So you’ve taken steps to ameliorate the risks buyers may perceive in your company and you've invested in fantastic documents that truly portray your company in the best light. Now you are ready for the most important step of all: identifying and reaching out to appropriate buyers.
This post is the second in our series designed to help business owners discover the key steps involved in successfully finding a buyer/investor. Earlier this week we looked at four risk areas that buyers focus on and provided ways to impact them, which would enhance the company’s valuation and sale-ability.
Today we look at a step that is often overlooked by sellers: creating key documents to protect the company and attract professional buyers.
Today we begin a three-part series on the steps you will need to take to effectively sell your company. Entitled “How Do I Sell My Business?” the series will look at the key components of closing a transaction with an optimal buyer. The first part, today, will examine perhaps the most important step of all in your process: prepping your company for sale.
The caliber of our deal makers is not only reflected in the significant number of deals they close annually and the industry accolades they win year after year but it is seen in their thought leadership and how they are sought after by a variety of leading industry publications on a regular basis for comments on trends and issues.
A perfect example of this was a recent article published in the online version of Security Info Watch Journal, a publication focusing on developments and concerns impacting the security industry. We had three deal makers quoted in the article, Your Business on the Block, that focuses on M&A activity in the security industry, specifically the proposed merger of ADT with Protection 1 via the equity firm of Apollo Global Management LLC.
Here are a few of the key ideas that our team shared in the article:
A few days ago we looked at interesting data based on surveys compiled by CMF Associates, a financial and operational consulting organization that works with equity firms. CMF Associates has begun conducting a survey they will do on a quarterly basis of sell-side investment banks and M&A advisory firms that specialize in working with companies valued up to $75 million.
The data echoed what we have been saying for years: Professional buyers love smaller companies. Today I wanted to take another look at their 1st quarter survey and determine who these buyers are.
My question: What types of buyers are actively acquiring smaller companies in 2016?
A few days ago we looked at PitchBook’s overall first quarter private equity (PE) activity report and found that smaller deals continue to be popular with this class of buyers. Recently the research firm did additional analysis to examine the data further, and released a report focusing on middle-market and, even more telling, lower middle-market PE activity. For a full definition of their terms, please see the footnote.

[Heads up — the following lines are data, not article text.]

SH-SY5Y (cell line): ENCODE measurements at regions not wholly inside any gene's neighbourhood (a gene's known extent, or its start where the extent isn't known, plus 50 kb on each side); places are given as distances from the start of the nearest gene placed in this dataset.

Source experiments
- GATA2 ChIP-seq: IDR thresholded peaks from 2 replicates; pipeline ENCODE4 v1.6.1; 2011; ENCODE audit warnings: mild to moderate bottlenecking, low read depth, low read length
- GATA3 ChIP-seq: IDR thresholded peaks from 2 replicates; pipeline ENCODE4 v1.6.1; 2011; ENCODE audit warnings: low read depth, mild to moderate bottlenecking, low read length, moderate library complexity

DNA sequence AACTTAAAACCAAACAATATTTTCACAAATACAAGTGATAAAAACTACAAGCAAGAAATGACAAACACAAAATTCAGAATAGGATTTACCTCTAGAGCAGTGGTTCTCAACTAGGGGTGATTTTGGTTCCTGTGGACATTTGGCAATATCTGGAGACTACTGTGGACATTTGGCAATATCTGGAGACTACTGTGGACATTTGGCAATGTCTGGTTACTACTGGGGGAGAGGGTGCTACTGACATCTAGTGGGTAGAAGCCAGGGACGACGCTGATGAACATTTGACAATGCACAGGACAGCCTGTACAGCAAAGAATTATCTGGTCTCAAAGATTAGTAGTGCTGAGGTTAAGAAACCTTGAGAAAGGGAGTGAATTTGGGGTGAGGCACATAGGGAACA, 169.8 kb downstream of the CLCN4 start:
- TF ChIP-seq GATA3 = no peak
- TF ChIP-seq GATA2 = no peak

CMF Associates, a leading financial and operational consulting organization specializing in working with equity firms, has begun conducting a survey on a quarterly basis of sell-side investment banks and M&A advisory firms that specialize in working with companies valued below $75 million. Using these surveys, they plan to publish the results in a “Down Low” report. The first installment echoed what we have been saying for years: Professional buyers love smaller companies. This can be clearly seen in both revenue and EBITDA survey results shown below.
I recently had the opportunity to meet with Brad Whitlock, a mergers and acquisitions attorney with the Dallas-based law firm Scheef & Stone, LLP. Not only is Brad a talented attorney with over 25 years of experience specializing in M&A transactions, he has also worked on at least a dozen Generational Equity transactions over the years and has a unique perspective about the M&A process.
One of the important topics we covered in our discussion was the idea of creating an M&A team that works cohesively together to finalize your transaction.
This is a question that we get quite often at our exit planning seminars. It seems that most business owners are completely unaware of just how active professional buyers are right now, especially in what we define as the lower middle-market, which are generally deals valued below $150 million. As proof of this, I thought I would share a very interesting table that PitchBook, a leading VC and PE research firm, created a few weeks ago for their 1st quarter private equity analysis. Like I was, you will be very surprised to see just how active private equity buyers were in the 1st quarter.
Topics: private equity firms
Because the business press tends to focus on billion-dollar deals, usually because those provide a wealth of information regarding transaction size and multiples of earnings, most business owners are under the assumption that only really large companies are of interest to buyers. This is especially true when we begin to discuss private equity firms (PE) and their focus. Far too many business owners assume that these professional buyers are looking only for large businesses to invest in.
The good news, as we have discussed before, is that nothing could be further from the truth. PE groups know that it is far better to invest in smaller firms, since the integration of the acquired company into an existing portfolio is far smoother and the return on investment is far greater.
Topics: private equity firms